memories: the bus / by Carey Pace

I can still see the sunshine streaming into the left hand side of the bus that morning. Becky sat to my left. I had known Becky since we were very young. She lived near us before we moved when I was newly 5 to the home I'd stay in until I grew up and moved away. Becky was beautiful. Of course there are many beautiful people in this world, but every so often, someone has this something different about them. Something remarkable. And most times, I cannot quite place my finger on what it is. This was Becky. She wasn't just beautiful, she was distinctly beautiful, inside and out.

I remember this one morning because Becky was smiling and we were good-naturedly teasing her about it. When Becky smiled, it engaged her whole face. I don't mean that she had a pleasant disposition to her face. Becky was whole face, whole mouth, ear-to-ear smiling. The boy sat near us on the bus. I say 'we' were teasing her about her smile, but it was mostly from the boy. I'm sure he was just flirting with her. I wasn't teasing Becky; I was really curious. Partially envious because I never smiled with my teeth. My teeth were gapped and crooked and ugly and I taught myself early on never to smile showing my teeth. So saying I was partially envious is really untrue. I was downright jealous of her engaging smile that she wore all. the. time. I suggested Becky try to NOT smile.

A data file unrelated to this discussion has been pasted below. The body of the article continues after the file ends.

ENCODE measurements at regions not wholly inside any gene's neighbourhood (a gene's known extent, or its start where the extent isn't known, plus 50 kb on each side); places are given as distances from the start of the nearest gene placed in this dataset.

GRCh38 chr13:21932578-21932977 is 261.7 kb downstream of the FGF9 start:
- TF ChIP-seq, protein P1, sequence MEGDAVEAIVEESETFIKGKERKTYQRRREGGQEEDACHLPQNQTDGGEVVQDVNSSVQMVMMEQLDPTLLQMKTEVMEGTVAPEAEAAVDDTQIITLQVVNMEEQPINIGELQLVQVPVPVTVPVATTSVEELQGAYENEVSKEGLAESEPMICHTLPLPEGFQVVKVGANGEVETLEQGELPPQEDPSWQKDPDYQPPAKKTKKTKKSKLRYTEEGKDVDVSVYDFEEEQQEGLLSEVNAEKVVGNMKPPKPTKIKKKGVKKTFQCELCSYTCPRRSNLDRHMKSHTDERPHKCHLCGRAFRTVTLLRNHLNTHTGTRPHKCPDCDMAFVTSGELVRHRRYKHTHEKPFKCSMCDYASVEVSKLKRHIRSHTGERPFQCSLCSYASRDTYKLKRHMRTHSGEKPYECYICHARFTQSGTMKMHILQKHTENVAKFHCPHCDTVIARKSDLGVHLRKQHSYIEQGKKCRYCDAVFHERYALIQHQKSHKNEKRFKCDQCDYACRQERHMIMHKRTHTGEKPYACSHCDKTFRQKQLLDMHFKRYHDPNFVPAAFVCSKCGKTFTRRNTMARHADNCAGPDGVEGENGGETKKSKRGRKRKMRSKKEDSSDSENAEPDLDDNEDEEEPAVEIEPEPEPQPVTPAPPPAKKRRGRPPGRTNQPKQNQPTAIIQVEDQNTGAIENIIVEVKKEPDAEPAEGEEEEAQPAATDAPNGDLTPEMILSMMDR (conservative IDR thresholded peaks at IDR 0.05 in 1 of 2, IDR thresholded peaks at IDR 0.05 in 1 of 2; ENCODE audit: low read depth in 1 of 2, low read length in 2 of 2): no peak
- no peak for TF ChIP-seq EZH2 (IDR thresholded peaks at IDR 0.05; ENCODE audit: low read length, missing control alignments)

She couldn't.

She truly could not suppress the smile that erupted onto herself. Try as she might, she'd last a few seconds, and that enormous beautiful smile would burst forth. It was as if there was so much joy inside of her that there was no hope of containing it. It had to go somewhere and she was going to smile. I can still see her lips losing the battle and sliding over her straight teeth to reveal that engaging smile.